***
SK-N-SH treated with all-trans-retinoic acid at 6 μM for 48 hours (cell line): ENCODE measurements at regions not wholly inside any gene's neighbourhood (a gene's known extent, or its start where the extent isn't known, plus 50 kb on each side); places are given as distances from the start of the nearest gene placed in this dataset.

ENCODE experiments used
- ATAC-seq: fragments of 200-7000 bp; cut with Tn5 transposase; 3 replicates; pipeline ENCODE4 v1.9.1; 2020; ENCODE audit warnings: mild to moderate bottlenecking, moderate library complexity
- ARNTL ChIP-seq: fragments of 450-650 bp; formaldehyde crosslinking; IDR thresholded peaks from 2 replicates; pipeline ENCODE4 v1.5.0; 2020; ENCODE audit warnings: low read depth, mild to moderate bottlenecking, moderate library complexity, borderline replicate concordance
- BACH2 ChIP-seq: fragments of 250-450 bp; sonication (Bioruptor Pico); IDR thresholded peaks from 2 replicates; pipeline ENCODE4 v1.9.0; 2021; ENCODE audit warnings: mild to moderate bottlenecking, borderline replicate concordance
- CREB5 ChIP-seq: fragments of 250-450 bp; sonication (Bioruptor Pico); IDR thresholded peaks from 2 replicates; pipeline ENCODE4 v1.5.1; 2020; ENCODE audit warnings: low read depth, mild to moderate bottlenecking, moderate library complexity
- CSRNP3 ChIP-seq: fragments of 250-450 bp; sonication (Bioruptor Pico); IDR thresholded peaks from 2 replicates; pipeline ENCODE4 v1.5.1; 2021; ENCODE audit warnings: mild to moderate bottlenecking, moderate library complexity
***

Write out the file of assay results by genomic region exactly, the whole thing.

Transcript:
SK-N-SH treated with all-trans-retinoic acid at 6 μM for 48 hours (cell line): ENCODE measurements at regions not wholly inside any gene's neighbourhood (a gene's known extent, or its start where the extent isn't known, plus 50 kb on each side); places are given as distances from the start of the nearest gene placed in this dataset.

ENCODE experiments used
- ATAC-seq: fragments of 200-7000 bp; cut with Tn5 transposase; 3 replicates; pipeline ENCODE4 v1.9.1; 2020; ENCODE audit warnings: mild to moderate bottlenecking, moderate library complexity
- ARNTL ChIP-seq: fragments of 450-650 bp; formaldehyde crosslinking; IDR thresholded peaks from 2 replicates; pipeline ENCODE4 v1.5.0; 2020; ENCODE audit warnings: low read depth, mild to moderate bottlenecking, moderate library complexity, borderline replicate concordance
- BACH2 ChIP-seq: fragments of 250-450 bp; sonication (Bioruptor Pico); IDR thresholded peaks from 2 replicates; pipeline ENCODE4 v1.9.0; 2021; ENCODE audit warnings: mild to moderate bottlenecking, borderline replicate concordance
- CREB5 ChIP-seq: fragments of 250-450 bp; sonication (Bioruptor Pico); IDR thresholded peaks from 2 replicates; pipeline ENCODE4 v1.5.1; 2020; ENCODE audit warnings: low read depth, mild to moderate bottlenecking, moderate library complexity
- CSRNP3 ChIP-seq: fragments of 250-450 bp; sonication (Bioruptor Pico); IDR thresholded peaks from 2 replicates; pipeline ENCODE4 v1.5.1; 2021; ENCODE audit warnings: mild to moderate bottlenecking, moderate library complexity